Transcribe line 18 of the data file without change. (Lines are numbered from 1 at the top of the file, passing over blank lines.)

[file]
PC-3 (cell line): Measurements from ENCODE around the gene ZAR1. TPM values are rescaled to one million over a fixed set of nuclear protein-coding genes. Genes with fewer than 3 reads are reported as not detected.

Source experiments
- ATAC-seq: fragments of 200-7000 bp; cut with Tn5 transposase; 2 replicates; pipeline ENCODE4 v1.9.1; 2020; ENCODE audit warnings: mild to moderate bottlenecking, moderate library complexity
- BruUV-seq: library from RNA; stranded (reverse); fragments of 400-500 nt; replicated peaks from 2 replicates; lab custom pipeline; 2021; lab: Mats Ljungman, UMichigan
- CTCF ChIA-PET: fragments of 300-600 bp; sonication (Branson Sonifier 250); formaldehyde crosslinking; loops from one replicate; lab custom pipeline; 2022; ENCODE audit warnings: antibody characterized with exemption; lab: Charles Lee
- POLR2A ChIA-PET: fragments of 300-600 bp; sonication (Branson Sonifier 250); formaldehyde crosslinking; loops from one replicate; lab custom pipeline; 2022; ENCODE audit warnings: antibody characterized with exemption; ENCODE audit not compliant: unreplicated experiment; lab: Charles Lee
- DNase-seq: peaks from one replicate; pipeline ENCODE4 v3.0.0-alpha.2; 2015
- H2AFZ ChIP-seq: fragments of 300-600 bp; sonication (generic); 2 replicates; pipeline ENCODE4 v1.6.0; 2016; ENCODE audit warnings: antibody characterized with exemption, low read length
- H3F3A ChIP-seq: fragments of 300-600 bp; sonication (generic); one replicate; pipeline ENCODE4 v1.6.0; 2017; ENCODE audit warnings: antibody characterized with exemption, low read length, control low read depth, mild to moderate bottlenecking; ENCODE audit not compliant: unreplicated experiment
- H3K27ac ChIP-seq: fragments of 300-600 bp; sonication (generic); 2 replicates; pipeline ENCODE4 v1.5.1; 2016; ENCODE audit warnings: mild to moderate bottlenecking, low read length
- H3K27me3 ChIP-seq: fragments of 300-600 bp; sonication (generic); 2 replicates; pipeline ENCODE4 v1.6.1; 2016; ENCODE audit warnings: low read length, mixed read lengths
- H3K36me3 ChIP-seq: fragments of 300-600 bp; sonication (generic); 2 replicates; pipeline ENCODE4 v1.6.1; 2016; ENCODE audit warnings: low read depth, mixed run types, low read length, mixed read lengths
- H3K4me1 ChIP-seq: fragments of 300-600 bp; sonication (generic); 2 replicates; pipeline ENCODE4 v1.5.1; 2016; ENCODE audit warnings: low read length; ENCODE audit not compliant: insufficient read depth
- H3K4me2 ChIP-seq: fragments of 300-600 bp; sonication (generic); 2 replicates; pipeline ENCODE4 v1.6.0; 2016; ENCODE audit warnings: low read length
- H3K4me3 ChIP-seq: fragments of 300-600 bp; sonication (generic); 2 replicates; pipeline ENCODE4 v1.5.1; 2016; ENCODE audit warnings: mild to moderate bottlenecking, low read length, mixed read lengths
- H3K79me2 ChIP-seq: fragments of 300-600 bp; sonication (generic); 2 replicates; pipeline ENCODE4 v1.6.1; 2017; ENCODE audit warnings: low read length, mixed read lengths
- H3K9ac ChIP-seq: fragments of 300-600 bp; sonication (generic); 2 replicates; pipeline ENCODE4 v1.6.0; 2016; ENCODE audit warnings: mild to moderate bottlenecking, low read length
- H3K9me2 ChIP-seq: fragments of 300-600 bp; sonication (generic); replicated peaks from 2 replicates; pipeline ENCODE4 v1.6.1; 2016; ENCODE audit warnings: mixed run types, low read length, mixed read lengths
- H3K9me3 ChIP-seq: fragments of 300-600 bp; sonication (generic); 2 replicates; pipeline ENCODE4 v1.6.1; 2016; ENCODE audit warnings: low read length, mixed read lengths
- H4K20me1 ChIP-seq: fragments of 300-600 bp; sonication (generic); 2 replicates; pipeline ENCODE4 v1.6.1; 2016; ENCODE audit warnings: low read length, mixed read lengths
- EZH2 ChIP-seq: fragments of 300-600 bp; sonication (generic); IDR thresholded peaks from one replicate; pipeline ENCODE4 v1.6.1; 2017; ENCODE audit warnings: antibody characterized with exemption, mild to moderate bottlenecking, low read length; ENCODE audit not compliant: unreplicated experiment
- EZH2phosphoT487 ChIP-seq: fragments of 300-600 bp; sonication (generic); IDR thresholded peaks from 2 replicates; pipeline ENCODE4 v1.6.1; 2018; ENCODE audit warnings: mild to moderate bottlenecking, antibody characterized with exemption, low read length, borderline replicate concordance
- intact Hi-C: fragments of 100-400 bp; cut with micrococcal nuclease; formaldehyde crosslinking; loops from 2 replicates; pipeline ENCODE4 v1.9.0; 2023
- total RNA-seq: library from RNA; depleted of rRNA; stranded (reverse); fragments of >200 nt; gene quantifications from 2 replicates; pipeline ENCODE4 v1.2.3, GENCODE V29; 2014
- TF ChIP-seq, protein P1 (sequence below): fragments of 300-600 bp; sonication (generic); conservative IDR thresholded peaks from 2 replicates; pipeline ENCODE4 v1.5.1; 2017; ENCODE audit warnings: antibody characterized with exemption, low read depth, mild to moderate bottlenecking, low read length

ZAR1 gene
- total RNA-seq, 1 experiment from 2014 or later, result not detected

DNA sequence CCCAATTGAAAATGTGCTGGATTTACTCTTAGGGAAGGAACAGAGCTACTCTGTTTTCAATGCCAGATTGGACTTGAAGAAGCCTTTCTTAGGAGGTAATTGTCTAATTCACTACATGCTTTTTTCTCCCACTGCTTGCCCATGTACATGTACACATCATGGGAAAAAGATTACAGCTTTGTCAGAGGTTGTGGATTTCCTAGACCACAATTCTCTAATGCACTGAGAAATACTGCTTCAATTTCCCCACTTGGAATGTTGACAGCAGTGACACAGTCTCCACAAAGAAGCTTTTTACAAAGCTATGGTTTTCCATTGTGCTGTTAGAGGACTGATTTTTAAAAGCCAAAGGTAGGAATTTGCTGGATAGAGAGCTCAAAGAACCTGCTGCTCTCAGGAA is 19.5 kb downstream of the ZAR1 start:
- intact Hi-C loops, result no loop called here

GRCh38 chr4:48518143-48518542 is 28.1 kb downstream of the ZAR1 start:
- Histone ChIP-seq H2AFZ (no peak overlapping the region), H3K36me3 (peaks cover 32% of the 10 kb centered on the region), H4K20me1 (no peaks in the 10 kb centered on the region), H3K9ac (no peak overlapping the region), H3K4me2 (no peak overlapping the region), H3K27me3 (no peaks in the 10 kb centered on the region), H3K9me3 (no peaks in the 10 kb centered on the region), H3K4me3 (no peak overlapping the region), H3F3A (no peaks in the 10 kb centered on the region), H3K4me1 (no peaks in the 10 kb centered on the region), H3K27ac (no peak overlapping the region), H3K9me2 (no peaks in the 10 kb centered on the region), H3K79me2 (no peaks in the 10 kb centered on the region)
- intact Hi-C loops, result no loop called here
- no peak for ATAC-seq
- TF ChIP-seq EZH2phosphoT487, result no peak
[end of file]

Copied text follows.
- H3K9me2 ChIP-seq: fragments of 300-600 bp; sonication (generic); replicated peaks from 2 replicates; pipeline ENCODE4 v1.6.1; 2016; ENCODE audit warnings: mixed run types, low read length, mixed read lengths